The 4th AML Directive – What are the Other Changes in Addition to the Beneficial Owners Register?

By Andrew Lambe, 16th Feb 2017 (Updated 12th June 2017)

The Fourth EU Anti-Money Laundering Directive (AMLD4), was transposed into Irish law 26 June 2017. A major part of this is the creation of a ‘Beneficial Owners Register’ which we covered in a previous blog. However, there are some other new provisions to be aware of which are as follows:

1. More emphasis on ultimate beneficial ownership and enhanced customer due diligence (EDD)

The requirement for Irish Companies to hold their own beneficial ownership register was transposed into Irish Law by Statutory Instrument 560 of 2016. This requirement is retrospective, in that all Irish Companies (with the exception of Irish Companies that are listed on a regulated market within the EU) should have built and maintained this register since November 2016. There is no exemption for Irish Companies who are subsidiaries of listed companies. There is a statutory obligation on all Irish Companies to maintain this register and keep it current.
Regulations from the Department of Finance are expected before the end of 2017 which will formalise the establishment of a new Central Registry of Beneficial Ownership for Irish Companies. This registry is expected to be held by the Companies Registration Office for Irish Companies, the Revenue Commissioners for trusts and the Central Bank of Ireland for ICAVs.

 What is a beneficial owner?

The EU introduced the AMLD4 to promote greater transparency among companies in its member states and to ensure that ensuring anti-money laundering regulations are improved. One method of achieving this goal is through identification of the beneficial owner of a company.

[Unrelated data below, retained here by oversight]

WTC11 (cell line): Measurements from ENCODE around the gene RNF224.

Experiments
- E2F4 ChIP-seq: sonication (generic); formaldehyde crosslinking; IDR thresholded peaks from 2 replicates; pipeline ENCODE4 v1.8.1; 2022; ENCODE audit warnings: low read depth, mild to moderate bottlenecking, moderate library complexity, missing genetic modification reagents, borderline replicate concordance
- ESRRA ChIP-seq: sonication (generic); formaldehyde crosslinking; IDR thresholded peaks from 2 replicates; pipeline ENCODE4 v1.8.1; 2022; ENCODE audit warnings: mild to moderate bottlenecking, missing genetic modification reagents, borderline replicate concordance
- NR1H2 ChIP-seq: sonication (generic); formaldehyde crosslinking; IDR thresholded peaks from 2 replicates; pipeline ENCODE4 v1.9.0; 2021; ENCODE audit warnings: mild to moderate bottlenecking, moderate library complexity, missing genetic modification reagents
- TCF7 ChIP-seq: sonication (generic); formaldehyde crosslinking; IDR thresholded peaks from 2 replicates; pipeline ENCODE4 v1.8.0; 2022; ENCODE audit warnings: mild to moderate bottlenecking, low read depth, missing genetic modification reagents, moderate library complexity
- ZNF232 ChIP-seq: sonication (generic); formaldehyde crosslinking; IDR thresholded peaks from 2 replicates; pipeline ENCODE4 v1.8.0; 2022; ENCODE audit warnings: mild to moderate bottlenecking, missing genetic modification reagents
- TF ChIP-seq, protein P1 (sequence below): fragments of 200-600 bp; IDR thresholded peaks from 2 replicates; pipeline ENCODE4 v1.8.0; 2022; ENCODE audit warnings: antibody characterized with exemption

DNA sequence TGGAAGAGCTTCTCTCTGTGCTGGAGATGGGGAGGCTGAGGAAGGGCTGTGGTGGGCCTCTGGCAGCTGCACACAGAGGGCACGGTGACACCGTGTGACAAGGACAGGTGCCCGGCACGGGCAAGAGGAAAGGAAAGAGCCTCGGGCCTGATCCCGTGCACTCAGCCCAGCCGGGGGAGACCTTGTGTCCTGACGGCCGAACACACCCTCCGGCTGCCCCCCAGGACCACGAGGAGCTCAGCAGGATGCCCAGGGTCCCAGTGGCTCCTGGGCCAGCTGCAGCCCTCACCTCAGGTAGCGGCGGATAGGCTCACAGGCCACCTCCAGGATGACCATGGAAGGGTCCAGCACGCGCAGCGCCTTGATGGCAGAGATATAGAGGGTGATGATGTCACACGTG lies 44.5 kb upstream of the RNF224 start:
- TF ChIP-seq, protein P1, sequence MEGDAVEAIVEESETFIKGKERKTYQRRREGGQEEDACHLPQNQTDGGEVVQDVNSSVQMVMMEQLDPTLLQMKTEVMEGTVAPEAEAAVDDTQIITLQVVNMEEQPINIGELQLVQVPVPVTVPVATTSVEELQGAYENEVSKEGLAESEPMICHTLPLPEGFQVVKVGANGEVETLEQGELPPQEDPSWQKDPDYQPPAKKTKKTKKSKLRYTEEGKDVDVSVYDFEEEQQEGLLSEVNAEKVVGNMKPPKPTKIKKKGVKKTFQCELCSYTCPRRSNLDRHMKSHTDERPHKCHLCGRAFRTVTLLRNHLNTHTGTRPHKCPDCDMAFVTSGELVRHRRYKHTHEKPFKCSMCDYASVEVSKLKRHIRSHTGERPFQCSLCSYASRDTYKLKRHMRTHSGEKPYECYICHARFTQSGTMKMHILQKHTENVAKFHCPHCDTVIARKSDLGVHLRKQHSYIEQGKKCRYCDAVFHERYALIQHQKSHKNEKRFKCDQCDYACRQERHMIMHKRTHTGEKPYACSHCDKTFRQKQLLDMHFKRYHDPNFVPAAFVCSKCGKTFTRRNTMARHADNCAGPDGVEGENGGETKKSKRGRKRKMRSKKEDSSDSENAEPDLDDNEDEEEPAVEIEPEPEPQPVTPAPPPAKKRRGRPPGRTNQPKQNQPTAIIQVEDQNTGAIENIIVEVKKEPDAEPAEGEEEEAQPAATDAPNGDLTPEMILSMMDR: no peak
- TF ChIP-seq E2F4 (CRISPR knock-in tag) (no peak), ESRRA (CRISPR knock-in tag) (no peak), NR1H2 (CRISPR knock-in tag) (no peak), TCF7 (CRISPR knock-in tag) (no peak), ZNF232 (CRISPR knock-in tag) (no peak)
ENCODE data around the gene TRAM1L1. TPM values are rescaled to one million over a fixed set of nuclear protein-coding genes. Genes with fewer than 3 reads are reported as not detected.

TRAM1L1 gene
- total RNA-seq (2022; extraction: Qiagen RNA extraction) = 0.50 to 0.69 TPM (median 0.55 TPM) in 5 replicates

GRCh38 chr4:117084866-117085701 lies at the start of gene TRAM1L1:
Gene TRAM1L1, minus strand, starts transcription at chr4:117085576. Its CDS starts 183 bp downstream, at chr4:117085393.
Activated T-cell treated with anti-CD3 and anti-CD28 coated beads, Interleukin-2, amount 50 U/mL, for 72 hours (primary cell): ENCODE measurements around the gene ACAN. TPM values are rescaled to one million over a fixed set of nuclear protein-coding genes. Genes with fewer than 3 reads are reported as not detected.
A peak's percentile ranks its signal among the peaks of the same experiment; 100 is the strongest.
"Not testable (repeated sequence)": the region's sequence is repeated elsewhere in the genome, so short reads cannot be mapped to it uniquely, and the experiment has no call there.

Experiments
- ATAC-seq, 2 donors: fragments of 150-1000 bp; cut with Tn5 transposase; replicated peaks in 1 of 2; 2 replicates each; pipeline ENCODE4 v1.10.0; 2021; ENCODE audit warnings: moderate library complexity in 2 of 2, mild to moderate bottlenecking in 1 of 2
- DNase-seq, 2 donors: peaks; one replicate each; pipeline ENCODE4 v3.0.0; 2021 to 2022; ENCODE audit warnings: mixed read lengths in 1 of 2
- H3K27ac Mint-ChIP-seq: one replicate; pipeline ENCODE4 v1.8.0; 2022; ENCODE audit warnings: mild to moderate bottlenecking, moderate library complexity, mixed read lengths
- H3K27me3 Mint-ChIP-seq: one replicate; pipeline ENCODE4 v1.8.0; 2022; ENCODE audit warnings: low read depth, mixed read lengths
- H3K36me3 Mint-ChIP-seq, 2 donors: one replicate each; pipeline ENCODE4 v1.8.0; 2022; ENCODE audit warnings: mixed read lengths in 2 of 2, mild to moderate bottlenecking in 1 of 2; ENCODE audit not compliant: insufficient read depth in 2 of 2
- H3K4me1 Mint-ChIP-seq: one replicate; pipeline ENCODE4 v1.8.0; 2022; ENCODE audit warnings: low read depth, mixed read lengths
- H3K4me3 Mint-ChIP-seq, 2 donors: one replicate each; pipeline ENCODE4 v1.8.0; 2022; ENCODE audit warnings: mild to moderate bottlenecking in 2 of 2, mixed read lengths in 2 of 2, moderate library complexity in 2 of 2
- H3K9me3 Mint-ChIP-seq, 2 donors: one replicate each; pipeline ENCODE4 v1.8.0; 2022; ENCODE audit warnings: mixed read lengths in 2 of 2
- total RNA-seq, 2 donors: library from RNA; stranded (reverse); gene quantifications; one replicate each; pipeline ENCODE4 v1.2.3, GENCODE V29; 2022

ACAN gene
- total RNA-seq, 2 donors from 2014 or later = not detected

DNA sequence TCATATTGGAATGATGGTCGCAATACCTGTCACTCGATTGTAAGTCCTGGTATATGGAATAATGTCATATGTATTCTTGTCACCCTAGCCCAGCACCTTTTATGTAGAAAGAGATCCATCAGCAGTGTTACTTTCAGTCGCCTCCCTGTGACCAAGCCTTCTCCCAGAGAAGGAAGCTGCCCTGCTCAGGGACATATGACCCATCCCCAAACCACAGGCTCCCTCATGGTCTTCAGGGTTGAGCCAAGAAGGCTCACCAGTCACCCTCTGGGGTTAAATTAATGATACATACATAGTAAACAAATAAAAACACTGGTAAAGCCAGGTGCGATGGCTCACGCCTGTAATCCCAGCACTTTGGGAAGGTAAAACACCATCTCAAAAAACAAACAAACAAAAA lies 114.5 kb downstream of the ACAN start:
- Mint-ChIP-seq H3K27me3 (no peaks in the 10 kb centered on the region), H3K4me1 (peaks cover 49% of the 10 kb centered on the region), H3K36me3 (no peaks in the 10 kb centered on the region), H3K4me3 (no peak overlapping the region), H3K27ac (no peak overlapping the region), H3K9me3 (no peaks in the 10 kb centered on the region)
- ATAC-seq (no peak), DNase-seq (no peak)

Under Article 3(6) of AMLD4, a beneficial owner is any natural person(s) who ultimately owns or controls a company, or who holds more than 25% of the issued share capital. In the case of a Company Limited by Guarantee (CLG), the beneficial owner is the individual who would be considered to be the Managing Director or Chief Executive Officer of the company.

This legislation ensures that ownership of companies cannot be anonymous and it will no longer be possible for the information of shareholders to be kept private. This will particularly affect companies with complex ownership structures whereby it would have been difficult to identify the beneficial owners previously.

The 5th AML directive proposes to lower the threshold to 10% for companies that present a risk of being used for money laundering or tax evasion. This has already been taken quite seriously by both Banks and Trust & Company Service Providers alike, who would insist on obtaining customer due diligence for shareholders who hold 10% or more in a company.

It has been proposed that further information on the introduction of the Central Registry will be introduced next month. It has also been suggested that there will be no filing fee to update the Register and a three-month grace period will be offered to companies to make their filings once the Register is up and running.